Small File Photo Festival

Talks Programme

02:00pm - 04:30pm, Sat 28 Jan 2023

Artists, developers and researchers Laura Marks, Kyveli Mavrokordopoulou & Giacomo Mercuriali and Øyvind Kolås will give short presentations on their work looking into the environmental impact of networked images.

An illustration of a clamp, compressing an image in a frame - the logo for the Small File Photo Festival.

Small File Photo Festival

Talks Programme

2:00pm, Sat 28 Jan 2023

Artists, developers and researchers Laura Marks, Kyveli Mavrokordopoulou & Giacomo Mercuriali and Øyvind Kolås will give short presentations on their work looking into the environmental impact of networked images.

This event is part of our Past Programme

By defaulting to ever-higher file sizes and encouraging consumers to store their data on the so-called cloud, image-making devices and platforms are contributing to the fast-expanding carbon footprint of information and communication technologies. Laura U. Marks will share why that footprint is currently about 4% of global greenhouse gas emissions, about the same as the airline industry. In her talk, she will explain why those emissions are rising, and some of the means to individually and collectively restrain ICT’s expanding carbon footprint.

Marks will also introduce the Small File Media Festival, the reference for the Small File Photo Festival. Now in its second year, SFMF was founded by Marks to draw attention to the carbon footprint of streaming media and celebrate movies that aim at a file size of one megabyte per minute. Small files are inaugurating a new aesthetic that is intensive rather than extensive, for artworks that embrace their infrastructure rather than deny it.

Kyveli Mavrokordopoulou and Giacomo Mercuriali will present Hot Pictures, the first issue of RESOLUTION Magazine they collaboratively edited. Hot Pictures takes on the ecological paradox digital images present: offering novel ways to visually depict environmental destruction and climate change, while simultaneously polluting and heating up the planet through their production and circulation. By investigating the production, distribution, and reception of what they call ‘hot’ images –images of climate disaster, fast and slow, spectacular and indiscernible– Mavrokordopoulou and Mercuriali will discuss what it means to research the digital image’s ecological footprint through the print medium.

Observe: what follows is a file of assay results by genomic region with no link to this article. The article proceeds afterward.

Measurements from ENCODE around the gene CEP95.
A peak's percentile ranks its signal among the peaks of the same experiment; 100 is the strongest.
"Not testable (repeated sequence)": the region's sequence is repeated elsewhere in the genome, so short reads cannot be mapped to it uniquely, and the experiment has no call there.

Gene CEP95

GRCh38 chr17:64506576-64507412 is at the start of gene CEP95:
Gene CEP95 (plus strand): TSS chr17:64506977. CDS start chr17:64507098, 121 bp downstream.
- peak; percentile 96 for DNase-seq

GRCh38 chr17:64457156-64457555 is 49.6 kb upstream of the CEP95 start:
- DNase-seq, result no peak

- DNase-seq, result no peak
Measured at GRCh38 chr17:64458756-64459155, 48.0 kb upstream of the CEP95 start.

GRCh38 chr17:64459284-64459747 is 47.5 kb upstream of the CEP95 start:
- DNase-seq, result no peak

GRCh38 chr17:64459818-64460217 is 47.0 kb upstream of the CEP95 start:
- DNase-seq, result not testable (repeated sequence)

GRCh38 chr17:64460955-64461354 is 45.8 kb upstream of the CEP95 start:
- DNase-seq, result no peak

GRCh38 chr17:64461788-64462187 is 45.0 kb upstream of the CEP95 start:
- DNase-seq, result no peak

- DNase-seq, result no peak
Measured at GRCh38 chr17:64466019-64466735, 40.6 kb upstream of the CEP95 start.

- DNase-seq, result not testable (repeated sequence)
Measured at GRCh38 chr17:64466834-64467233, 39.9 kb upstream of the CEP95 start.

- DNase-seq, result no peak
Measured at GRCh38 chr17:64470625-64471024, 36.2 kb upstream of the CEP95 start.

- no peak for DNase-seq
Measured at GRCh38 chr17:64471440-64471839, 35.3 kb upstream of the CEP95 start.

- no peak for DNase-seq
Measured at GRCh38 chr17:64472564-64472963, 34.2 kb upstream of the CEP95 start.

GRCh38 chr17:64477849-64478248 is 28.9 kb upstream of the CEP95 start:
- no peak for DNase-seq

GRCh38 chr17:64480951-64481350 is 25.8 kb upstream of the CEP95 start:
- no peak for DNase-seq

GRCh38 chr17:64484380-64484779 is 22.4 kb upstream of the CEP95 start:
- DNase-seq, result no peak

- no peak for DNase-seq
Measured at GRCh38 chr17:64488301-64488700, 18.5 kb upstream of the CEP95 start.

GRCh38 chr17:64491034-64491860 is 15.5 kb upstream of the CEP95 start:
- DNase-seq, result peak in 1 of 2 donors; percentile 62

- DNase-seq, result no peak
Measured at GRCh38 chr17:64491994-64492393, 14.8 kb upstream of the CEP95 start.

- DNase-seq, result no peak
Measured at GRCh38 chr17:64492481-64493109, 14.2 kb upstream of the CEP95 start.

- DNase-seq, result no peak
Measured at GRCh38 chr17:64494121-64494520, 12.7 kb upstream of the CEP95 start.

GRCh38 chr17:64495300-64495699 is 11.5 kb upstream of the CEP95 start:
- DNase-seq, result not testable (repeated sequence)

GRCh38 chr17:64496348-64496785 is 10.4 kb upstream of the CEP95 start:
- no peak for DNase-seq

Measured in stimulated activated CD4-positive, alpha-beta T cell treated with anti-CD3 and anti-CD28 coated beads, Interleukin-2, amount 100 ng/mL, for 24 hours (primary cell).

Øyvind Kolås will share his Colour Assimilation Grid experiment working with compression techniques, image file sizes and quirks on human visual perception. Considering human eyes as optical capture units similar to cameras, and the mind as the computer where the visual experience happens, Kolås’ experiment help understand how altered experience of space, time and colour might be interesting to explore in order to reduce the weight of images.


Laura U. Marks

Laura U. Marks works on media art and philosophy with an intercultural focus and an emphasis on appropriate technologies. Marks founded the Small File Media Festival and leads the research group Tackling the Carbon Footprint of Streaming Media. She also co-founded the Substantial Motion Research Network of scholars and artists working on non-Western genealogies of media technologies. Her fifth book, The Fold: From Your Body to the Cosmos, is in production with Duke University Press. Marks teaches in the School for the Contemporary Arts at Simon Fraser University in Vancouver.

Giacomo Mercuriali

Giacomo Mercuriali is an artist and independent researcher with an interest in image theory and iconology. He graduated in Art History and attended the Phd School in Philosophy at the University of Milano. He taught Theory of Perception and Psychology of Form at the Academy of Fine Arts Santa Giulia, Brescia. His research is about memes and the relationship between truth and digital images.

Kyveli Mavrokordopoulou

Kyveli Mavrokordopoulou is a postdoctoral fellow at the Käte Hamburger Kolleg, RWTH Aachen University with the project Uranium Ecologies, in and through Art. Her research, at the intersection of art history and the environmental humanities, engages nuclear aesthetics, the visual culture of extraction, and material histories of art and the environment. She was awarded her PhD from the École des Hautes Études en Sciences Sociales, Paris in 2021, supported by an Onassis Foundation scholarship, and is currently working on an exhibition about the atomic age at the Musée d’Art Moderne de Paris (fall 2024).

Øyvind Kolås

Øyvind Kolås is an independent digital media researcher, with interests in

colour science, vision, digital imaging, interactive user interfaces and art. His experience spans academia and industry. Currently he is doing research and development on free software projects for himself and others, including ongoing maintenance of GEGL, the image processing engine powering the free software image editor GIMP - GNU Image manipulation Program.